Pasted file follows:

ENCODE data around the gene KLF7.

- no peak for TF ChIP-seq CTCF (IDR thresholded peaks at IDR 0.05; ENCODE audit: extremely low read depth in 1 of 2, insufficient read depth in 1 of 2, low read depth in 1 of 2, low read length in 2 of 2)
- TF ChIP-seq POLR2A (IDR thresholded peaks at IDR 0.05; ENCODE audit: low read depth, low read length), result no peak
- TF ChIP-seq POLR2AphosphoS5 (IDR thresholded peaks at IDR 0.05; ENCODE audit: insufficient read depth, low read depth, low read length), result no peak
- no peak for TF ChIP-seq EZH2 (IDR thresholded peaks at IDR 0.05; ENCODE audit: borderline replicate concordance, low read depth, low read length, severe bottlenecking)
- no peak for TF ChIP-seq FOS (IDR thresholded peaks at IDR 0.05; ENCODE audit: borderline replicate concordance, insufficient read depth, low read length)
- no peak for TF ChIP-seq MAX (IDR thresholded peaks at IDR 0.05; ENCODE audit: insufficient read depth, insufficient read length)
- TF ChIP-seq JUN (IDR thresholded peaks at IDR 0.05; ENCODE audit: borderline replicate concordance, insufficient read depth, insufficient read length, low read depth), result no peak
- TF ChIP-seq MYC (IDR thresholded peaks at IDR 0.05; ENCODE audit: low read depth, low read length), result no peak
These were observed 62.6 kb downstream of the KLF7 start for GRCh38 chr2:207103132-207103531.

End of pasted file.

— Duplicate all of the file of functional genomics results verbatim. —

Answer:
ENCODE data around the gene KLF7.

- no peak for TF ChIP-seq CTCF (IDR thresholded peaks at IDR 0.05; ENCODE audit: extremely low read depth in 1 of 2, insufficient read depth in 1 of 2, low read depth in 1 of 2, low read length in 2 of 2)
- TF ChIP-seq POLR2A (IDR thresholded peaks at IDR 0.05; ENCODE audit: low read depth, low read length), result no peak
- TF ChIP-seq POLR2AphosphoS5 (IDR thresholded peaks at IDR 0.05; ENCODE audit: insufficient read depth, low read depth, low read length), result no peak
- no peak for TF ChIP-seq EZH2 (IDR thresholded peaks at IDR 0.05; ENCODE audit: borderline replicate concordance, low read depth, low read length, severe bottlenecking)
- no peak for TF ChIP-seq FOS (IDR thresholded peaks at IDR 0.05; ENCODE audit: borderline replicate concordance, insufficient read depth, low read length)
- no peak for TF ChIP-seq MAX (IDR thresholded peaks at IDR 0.05; ENCODE audit: insufficient read depth, insufficient read length)
- TF ChIP-seq JUN (IDR thresholded peaks at IDR 0.05; ENCODE audit: borderline replicate concordance, insufficient read depth, insufficient read length, low read depth), result no peak
- TF ChIP-seq MYC (IDR thresholded peaks at IDR 0.05; ENCODE audit: low read depth, low read length), result no peak
These were observed 62.6 kb downstream of the KLF7 start for GRCh38 chr2:207103132-207103531.